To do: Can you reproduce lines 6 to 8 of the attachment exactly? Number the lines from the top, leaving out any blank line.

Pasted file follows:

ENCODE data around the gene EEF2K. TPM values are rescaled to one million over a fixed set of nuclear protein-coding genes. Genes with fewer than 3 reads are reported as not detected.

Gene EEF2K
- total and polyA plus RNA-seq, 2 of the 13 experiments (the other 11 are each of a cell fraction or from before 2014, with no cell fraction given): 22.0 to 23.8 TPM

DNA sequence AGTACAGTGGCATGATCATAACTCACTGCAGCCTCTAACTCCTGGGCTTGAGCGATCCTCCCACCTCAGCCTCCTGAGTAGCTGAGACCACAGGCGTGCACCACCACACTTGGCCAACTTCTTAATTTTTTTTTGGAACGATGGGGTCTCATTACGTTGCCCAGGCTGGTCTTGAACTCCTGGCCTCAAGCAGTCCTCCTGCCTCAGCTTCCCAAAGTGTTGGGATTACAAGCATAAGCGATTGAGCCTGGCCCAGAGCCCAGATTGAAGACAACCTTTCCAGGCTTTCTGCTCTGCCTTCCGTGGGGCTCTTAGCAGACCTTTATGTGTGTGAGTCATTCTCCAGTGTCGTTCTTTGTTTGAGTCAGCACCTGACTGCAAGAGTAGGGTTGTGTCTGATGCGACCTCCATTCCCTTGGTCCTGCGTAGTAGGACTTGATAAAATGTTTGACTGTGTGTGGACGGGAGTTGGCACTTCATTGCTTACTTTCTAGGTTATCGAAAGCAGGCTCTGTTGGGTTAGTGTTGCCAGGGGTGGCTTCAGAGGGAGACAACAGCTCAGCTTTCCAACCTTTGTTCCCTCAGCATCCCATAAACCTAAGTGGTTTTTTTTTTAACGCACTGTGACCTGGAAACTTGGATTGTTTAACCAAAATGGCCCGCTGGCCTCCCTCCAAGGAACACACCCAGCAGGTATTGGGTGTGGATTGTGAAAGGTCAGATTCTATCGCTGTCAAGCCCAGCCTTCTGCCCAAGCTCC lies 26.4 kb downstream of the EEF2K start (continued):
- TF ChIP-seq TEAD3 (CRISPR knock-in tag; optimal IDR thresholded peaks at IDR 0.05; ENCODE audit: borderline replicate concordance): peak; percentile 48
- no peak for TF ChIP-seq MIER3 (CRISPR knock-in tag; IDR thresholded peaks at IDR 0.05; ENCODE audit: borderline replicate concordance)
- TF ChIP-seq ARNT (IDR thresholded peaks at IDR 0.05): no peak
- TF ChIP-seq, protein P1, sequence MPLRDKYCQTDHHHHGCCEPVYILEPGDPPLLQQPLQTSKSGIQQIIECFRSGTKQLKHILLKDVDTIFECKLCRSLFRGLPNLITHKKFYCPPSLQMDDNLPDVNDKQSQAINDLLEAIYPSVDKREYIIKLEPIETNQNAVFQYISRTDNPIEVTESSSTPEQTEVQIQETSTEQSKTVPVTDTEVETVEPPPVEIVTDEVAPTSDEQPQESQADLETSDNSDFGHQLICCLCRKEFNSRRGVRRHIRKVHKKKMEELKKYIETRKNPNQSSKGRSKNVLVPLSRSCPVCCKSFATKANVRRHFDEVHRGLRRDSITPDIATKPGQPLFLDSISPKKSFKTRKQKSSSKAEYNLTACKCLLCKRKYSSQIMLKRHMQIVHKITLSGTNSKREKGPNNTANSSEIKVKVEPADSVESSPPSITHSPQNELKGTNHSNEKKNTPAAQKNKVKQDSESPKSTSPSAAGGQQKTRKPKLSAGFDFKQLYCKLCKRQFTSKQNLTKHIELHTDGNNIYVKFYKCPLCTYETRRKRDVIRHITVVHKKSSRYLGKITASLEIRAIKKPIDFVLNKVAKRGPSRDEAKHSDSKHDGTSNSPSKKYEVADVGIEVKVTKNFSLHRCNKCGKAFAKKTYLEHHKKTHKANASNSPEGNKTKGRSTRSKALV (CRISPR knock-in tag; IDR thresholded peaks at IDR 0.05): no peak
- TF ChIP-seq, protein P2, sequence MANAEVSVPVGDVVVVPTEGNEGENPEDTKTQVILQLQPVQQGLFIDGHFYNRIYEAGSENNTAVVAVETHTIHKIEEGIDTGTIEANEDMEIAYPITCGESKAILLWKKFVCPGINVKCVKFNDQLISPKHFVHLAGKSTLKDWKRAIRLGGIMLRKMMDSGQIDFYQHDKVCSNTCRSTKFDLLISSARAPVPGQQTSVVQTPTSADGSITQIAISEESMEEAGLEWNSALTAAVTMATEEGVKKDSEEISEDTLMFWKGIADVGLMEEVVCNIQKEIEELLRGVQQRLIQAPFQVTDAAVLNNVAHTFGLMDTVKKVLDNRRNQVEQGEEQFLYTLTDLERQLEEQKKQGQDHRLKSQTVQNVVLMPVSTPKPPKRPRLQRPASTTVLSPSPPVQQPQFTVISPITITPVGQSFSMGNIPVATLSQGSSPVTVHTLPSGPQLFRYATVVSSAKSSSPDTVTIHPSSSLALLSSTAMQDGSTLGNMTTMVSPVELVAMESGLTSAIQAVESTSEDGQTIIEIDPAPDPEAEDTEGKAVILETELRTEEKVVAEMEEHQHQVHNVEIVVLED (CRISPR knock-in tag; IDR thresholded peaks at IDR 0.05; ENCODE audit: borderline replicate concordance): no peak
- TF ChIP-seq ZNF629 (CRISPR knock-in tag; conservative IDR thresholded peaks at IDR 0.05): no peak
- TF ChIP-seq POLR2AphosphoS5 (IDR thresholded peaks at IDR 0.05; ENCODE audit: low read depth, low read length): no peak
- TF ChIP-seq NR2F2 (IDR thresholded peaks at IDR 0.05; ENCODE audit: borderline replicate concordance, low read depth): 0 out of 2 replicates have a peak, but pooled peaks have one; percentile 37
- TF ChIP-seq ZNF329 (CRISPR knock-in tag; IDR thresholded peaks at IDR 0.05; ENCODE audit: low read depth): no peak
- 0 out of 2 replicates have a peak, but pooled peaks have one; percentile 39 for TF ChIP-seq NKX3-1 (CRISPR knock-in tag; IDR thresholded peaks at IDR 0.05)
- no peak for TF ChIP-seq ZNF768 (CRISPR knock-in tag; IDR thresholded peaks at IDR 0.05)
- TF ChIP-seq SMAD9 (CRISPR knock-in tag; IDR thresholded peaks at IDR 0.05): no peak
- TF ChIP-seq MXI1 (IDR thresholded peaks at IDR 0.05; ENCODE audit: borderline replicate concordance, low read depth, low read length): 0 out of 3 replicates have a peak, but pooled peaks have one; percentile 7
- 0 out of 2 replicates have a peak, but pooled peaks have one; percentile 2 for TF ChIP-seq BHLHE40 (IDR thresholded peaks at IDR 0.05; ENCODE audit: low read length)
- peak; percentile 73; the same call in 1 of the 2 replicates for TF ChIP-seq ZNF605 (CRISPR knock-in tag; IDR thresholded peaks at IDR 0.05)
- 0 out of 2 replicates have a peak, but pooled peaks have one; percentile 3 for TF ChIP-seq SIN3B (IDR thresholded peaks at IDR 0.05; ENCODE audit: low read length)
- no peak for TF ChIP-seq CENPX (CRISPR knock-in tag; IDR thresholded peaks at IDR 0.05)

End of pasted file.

- no peak for TF ChIP-seq MIER3 (CRISPR knock-in tag; IDR thresholded peaks at IDR 0.05; ENCODE audit: borderline replicate concordance)
- TF ChIP-seq ARNT (IDR thresholded peaks at IDR 0.05): no peak
- TF ChIP-seq, protein P1, sequence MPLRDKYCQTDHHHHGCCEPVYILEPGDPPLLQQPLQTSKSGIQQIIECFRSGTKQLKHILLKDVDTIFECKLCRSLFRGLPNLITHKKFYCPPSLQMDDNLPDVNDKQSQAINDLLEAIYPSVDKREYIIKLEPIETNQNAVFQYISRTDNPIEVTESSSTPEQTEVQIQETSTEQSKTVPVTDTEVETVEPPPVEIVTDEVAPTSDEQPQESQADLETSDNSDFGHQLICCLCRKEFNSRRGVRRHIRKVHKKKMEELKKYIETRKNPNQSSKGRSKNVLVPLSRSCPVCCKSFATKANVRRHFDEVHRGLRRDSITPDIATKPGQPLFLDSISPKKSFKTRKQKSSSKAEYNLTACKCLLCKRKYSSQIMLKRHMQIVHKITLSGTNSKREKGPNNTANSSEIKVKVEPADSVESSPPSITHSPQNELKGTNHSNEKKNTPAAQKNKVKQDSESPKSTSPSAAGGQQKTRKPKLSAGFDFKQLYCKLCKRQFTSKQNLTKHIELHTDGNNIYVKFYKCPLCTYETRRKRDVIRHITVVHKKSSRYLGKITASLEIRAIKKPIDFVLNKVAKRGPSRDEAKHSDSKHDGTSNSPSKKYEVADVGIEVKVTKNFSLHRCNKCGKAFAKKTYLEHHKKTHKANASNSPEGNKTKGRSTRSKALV (CRISPR knock-in tag; IDR thresholded peaks at IDR 0.05): no peak